10 Facts About Yellow and White Gold

facts about yellow &white gold

Traditionally jewelry has been frequently used for many important occasions like engagements, weddings, and anniversaries and even used for casual wear. For people who wish to wear jewelry on such occasions, white and yellow gold jewelry presents a simple, elegant and modern outlook. But it’s all about your choice and what you prefer.

Here are some facts  you’d like to know about yellow & white gold:

Facts about Yellow Gold:

  •  Yellow gold is unmistakably gold. This may sound like an understatement, but when you wear yellow gold, it will not be mistaken for another metal, such as silver or titanium.
  • When looking at white gold versus yellow gold, one advantage of yellow gold is that it will retain its color and will never need to be re-plated.
  •  Yellow gold rings are not alloyed with nickel and are not known to cause skin allergies or dermatitis. Rather, yellow gold is made by mixing pure gold with alloy metals like zinc or copper.
  • Yellow gold is also one of the most malleable metals in the world, which makes it is perfect for crafting into elaborate designs without putting too much stress on the metal.
  •  Pure yellow gold is actually very soft – too soft to be used in jewelry on its own, so it is usually combined with other metals, or alloys, to make it stronger and harder-wearing.

  Facts about White Gold:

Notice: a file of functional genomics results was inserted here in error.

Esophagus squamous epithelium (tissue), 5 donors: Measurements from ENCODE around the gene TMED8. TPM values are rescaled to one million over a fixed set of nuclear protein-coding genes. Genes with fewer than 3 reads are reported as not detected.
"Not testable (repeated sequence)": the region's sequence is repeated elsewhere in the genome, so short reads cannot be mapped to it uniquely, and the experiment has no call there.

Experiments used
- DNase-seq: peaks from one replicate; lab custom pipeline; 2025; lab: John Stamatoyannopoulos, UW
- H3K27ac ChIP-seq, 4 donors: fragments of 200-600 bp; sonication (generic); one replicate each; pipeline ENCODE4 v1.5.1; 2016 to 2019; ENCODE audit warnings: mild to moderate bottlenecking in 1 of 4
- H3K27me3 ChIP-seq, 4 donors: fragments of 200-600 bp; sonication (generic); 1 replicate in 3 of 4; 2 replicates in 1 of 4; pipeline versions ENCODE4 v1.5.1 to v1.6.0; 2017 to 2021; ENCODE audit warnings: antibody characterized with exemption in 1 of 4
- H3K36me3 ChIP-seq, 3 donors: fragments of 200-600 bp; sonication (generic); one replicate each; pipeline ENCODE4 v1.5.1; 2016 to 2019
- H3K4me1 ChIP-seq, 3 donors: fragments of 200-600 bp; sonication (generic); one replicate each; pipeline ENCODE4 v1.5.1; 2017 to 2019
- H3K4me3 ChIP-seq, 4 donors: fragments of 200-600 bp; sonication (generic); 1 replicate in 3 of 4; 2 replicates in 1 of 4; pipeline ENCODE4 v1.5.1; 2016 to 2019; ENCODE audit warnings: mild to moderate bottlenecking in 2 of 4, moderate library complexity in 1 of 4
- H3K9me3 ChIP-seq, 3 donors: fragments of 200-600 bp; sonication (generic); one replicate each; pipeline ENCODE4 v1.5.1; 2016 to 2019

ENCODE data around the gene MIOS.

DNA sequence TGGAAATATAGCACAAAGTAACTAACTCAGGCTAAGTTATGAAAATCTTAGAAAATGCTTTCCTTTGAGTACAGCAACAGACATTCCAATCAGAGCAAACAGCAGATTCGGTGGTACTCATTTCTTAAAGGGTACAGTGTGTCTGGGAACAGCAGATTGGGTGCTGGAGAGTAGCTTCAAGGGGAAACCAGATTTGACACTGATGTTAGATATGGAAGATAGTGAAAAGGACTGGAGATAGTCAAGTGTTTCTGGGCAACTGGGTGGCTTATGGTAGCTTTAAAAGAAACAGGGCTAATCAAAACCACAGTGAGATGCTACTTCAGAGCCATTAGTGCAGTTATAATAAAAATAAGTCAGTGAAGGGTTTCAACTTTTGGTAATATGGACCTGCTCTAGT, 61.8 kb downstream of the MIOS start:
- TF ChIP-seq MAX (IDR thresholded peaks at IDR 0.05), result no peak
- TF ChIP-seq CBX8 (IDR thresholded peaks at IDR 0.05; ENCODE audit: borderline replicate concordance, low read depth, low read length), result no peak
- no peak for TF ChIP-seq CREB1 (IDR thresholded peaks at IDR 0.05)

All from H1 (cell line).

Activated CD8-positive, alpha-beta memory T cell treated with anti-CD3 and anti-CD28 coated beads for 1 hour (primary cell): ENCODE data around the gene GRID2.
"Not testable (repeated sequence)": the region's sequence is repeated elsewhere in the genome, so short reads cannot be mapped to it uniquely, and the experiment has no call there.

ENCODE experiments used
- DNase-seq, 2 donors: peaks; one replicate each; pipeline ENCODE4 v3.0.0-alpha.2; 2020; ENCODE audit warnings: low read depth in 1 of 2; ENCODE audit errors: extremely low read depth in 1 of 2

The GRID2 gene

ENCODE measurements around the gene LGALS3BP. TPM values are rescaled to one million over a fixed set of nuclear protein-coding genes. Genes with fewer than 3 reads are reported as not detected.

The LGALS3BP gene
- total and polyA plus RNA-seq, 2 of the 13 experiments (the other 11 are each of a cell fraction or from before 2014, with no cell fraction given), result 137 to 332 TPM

•  White gold has the same brilliance as yellow gold, only it has a silvery white color
  •  White gold is often preferable because it complements every skin tone, but white gold doesn’t occur naturally; it must be alloyed with “white” metals in order to get its white color.
  • Some people are allergic to the nickel that is sometimes alloyed with gold to “whiten” it, but more designers are making their white gold rings “nickel-free”. Other possible whiteners include palladium, platinum, chromium, cobalt, tin, zinc, and indium.
  •  White gold rings are coated with rhodium plating which will wear off over time, requiring a trip to the jeweler for re-plating. The nice part about this is that a new coat of rhodium makes the ring look brand new again.
  •  Looking at white gold versus yellow gold in terms of cost, white gold is often more expensive than yellow gold because it requires more processing.